Just like the other reviewer I am not surprised to see a bad review about ghd. A lot of the ghd irons sold on this website and others are fake reproductions sold as the real thing and even if they were real such as the ones sold on ... The warrantee is not valid because they are not authorized distributors. Luckily for us we can now purchase the ghd styler directly from its official website I guess they finally realized there are too many fake ghd out in the market so stop wasting your money on these fake ghd imitations and get the real deal. Ghd is the best flat iron out there. It is used by the 'real' professionals everywhere in the world not these fake a corner store salons. Even when I traveled to europe most high end salons I visited used ghd. Plus ghd has dual voltage in other words you can take it around the world no problema. By the way if your hair is breaking perhaps you should reconsider how often you flat iron your hair and the types of products that you use. I personally only flat iron it once maybe twice a week 1st upon washing my hair and later on in the week as a touch up .these tools are not meant for everyday use just like with anything else in life too much of a good thing can turn out not to be so good in the end...or something like that... The point is you need to take better care of your hair. I personally like to use the biolage brand. You can also get a good deep conditioner such as baba de caracol or alter ego garlic dominican italian deep conditioners respectively and a good blowdryer such as turbo. I also like chi but they break within 6 12 months so don't waste your money there. To style your hair use chi infusion or moroccan oil 9it's a dry oil not actually oily and there you have it instead of styling your hair everyday wrap it at night and it will be as good as new the next day. Now go to ... To get the real deal. Do not settle for anything less... Ghd is the realest well you get the point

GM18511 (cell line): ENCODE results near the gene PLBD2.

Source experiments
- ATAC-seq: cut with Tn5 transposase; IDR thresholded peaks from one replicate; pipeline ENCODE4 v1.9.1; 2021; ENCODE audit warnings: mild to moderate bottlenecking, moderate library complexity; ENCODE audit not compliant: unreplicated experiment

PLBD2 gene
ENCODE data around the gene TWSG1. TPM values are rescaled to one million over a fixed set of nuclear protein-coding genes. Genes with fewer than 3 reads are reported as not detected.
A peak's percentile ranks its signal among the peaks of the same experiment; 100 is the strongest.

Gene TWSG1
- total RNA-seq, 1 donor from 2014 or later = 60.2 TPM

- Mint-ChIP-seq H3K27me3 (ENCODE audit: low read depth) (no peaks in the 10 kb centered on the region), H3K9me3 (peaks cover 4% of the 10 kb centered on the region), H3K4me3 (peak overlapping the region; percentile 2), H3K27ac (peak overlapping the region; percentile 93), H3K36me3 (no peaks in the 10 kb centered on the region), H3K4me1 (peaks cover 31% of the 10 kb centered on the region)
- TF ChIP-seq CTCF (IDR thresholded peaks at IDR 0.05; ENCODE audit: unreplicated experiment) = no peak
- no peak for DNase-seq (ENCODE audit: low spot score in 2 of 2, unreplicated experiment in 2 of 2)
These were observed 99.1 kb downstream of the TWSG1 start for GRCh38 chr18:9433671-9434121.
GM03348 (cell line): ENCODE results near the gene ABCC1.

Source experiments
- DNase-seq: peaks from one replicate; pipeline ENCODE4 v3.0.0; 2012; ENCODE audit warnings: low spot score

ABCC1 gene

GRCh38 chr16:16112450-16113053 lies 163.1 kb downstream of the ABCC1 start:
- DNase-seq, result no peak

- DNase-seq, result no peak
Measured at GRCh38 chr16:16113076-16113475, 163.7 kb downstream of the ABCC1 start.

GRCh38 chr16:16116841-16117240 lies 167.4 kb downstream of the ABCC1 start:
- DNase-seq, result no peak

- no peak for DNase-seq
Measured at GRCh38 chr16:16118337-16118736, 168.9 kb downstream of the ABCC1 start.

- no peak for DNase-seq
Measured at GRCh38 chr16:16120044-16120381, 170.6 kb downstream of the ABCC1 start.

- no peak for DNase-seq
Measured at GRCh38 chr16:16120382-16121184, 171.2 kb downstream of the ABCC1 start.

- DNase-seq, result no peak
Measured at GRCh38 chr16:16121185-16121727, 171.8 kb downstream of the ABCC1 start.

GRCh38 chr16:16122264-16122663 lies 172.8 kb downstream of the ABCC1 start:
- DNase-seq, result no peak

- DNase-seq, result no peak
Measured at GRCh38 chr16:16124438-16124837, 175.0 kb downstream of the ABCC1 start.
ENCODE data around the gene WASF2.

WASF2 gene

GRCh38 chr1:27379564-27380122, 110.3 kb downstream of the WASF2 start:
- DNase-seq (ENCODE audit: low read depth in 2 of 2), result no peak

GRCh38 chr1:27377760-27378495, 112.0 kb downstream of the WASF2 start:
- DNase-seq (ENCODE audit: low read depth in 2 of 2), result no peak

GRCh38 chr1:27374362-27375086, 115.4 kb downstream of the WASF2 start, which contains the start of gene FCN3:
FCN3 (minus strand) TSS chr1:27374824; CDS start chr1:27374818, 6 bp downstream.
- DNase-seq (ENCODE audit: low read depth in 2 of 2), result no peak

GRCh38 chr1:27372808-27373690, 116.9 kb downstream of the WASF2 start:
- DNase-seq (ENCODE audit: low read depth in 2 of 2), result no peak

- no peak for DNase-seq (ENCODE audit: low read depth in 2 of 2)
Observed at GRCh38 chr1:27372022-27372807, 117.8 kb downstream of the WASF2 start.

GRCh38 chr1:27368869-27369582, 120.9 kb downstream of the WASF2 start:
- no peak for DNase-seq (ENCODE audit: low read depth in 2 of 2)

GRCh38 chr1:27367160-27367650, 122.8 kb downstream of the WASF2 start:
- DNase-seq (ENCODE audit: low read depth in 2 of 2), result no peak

love this straightener. It heats up really quickly and will automatically shut off after a while an hour I think if it hasn't been used. It only has one heat setting. Also it's universal voltage so I was able to travel overseas with it very easily.
“The temperature of the iron can determine the curl pattern on hair that tends to fall easily, as you might need a higher heat to lock in the pattern closer to the root,” she added. “The internal components of the irons also can determine the curl pattern, and that is why it is important to invest in custom, high-end tools that contain internal heaters that go the entire length of the barrel. The higher the heat, the stronger the curl will essentially be. Low heat will produce a softer finish.”
Love the styler.
Not my first ghd. Very happy with both of them. My last one quit so I'm hoping this one lasts longer.
hello everyone I'm from spain and this product is so much more expensive here than in the usa so I was afraid of the fake items sold throught the internet. Even so I decided to buy this one and a remington curl wand throught amazon.com too and I have to say that I'm really happy with it because this brand is amazing. You get perfect hairstyles with very proffessional finishing touchs. I recommend this item to everybody who has a very messy and untameable hair like me